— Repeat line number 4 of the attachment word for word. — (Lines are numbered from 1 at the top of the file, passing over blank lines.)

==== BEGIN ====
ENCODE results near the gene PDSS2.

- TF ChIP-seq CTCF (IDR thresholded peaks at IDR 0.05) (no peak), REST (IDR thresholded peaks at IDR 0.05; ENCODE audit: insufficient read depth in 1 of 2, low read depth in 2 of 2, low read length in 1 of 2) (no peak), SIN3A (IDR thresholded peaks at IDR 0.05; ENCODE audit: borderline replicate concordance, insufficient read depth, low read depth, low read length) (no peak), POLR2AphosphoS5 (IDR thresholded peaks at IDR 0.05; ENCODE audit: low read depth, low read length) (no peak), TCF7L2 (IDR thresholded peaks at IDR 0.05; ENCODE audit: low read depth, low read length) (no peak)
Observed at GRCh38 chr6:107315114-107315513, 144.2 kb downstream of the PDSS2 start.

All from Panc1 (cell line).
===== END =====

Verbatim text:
All from Panc1 (cell line).